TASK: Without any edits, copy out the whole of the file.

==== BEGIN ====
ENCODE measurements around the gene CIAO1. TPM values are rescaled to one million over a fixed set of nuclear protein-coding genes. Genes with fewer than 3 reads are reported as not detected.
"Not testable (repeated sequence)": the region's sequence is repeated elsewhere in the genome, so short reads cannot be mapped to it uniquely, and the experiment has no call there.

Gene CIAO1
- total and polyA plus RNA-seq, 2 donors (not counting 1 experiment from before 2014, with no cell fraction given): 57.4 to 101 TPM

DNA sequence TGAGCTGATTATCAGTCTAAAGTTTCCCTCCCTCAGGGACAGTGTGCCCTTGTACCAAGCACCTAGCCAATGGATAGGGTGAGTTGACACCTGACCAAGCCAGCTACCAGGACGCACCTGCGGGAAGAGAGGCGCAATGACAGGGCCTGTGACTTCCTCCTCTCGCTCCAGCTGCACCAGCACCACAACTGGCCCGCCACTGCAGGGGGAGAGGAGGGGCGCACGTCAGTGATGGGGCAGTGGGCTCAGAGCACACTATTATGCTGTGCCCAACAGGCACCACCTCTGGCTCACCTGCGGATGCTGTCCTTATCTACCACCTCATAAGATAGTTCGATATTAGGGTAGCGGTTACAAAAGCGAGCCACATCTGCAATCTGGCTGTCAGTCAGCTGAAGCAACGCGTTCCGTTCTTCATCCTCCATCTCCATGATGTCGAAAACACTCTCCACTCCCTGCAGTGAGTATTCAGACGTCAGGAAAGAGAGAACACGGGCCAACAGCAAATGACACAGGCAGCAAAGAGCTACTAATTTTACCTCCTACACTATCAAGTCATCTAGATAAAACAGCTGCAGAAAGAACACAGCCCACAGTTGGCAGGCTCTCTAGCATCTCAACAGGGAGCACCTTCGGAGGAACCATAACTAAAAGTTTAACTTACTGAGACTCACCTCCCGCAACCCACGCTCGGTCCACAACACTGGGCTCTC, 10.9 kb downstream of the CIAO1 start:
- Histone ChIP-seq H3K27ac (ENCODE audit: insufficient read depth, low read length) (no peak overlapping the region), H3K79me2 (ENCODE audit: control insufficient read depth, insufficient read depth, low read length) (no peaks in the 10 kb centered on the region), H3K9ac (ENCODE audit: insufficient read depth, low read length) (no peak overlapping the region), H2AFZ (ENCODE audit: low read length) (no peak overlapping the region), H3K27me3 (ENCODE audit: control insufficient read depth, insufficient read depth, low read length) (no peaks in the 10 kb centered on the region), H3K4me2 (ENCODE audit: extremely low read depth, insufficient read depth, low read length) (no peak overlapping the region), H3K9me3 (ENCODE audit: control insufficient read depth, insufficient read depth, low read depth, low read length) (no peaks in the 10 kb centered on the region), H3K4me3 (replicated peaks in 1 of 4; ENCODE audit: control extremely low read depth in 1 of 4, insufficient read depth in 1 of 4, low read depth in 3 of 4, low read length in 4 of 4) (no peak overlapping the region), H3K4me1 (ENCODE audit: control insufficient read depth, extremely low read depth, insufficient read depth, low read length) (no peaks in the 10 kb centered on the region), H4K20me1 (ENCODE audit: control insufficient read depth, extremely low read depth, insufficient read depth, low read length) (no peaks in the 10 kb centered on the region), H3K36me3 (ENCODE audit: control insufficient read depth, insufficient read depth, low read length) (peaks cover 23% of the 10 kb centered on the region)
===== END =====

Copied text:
ENCODE measurements around the gene CIAO1. TPM values are rescaled to one million over a fixed set of nuclear protein-coding genes. Genes with fewer than 3 reads are reported as not detected.
"Not testable (repeated sequence)": the region's sequence is repeated elsewhere in the genome, so short reads cannot be mapped to it uniquely, and the experiment has no call there.

Gene CIAO1
- total and polyA plus RNA-seq, 2 donors (not counting 1 experiment from before 2014, with no cell fraction given): 57.4 to 101 TPM

DNA sequence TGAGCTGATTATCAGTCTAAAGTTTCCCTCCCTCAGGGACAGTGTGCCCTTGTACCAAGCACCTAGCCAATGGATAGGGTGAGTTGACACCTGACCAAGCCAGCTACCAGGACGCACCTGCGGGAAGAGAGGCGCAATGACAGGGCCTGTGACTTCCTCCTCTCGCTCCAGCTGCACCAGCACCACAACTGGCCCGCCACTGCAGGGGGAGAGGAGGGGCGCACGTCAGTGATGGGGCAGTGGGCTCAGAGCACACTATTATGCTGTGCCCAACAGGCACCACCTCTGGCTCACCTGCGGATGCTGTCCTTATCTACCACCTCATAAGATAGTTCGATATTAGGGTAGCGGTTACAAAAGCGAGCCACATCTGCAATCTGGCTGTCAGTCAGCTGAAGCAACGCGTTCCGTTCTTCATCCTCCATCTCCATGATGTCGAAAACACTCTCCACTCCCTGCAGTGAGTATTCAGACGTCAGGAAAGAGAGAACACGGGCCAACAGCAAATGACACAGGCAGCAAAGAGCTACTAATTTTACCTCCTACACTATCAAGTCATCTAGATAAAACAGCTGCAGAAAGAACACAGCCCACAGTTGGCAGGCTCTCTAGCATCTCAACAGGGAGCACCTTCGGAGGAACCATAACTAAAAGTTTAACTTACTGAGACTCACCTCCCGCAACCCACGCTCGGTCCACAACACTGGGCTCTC, 10.9 kb downstream of the CIAO1 start:
- Histone ChIP-seq H3K27ac (ENCODE audit: insufficient read depth, low read length) (no peak overlapping the region), H3K79me2 (ENCODE audit: control insufficient read depth, insufficient read depth, low read length) (no peaks in the 10 kb centered on the region), H3K9ac (ENCODE audit: insufficient read depth, low read length) (no peak overlapping the region), H2AFZ (ENCODE audit: low read length) (no peak overlapping the region), H3K27me3 (ENCODE audit: control insufficient read depth, insufficient read depth, low read length) (no peaks in the 10 kb centered on the region), H3K4me2 (ENCODE audit: extremely low read depth, insufficient read depth, low read length) (no peak overlapping the region), H3K9me3 (ENCODE audit: control insufficient read depth, insufficient read depth, low read depth, low read length) (no peaks in the 10 kb centered on the region), H3K4me3 (replicated peaks in 1 of 4; ENCODE audit: control extremely low read depth in 1 of 4, insufficient read depth in 1 of 4, low read depth in 3 of 4, low read length in 4 of 4) (no peak overlapping the region), H3K4me1 (ENCODE audit: control insufficient read depth, extremely low read depth, insufficient read depth, low read length) (no peaks in the 10 kb centered on the region), H4K20me1 (ENCODE audit: control insufficient read depth, extremely low read depth, insufficient read depth, low read length) (no peaks in the 10 kb centered on the region), H3K36me3 (ENCODE audit: control insufficient read depth, insufficient read depth, low read length) (peaks cover 23% of the 10 kb centered on the region)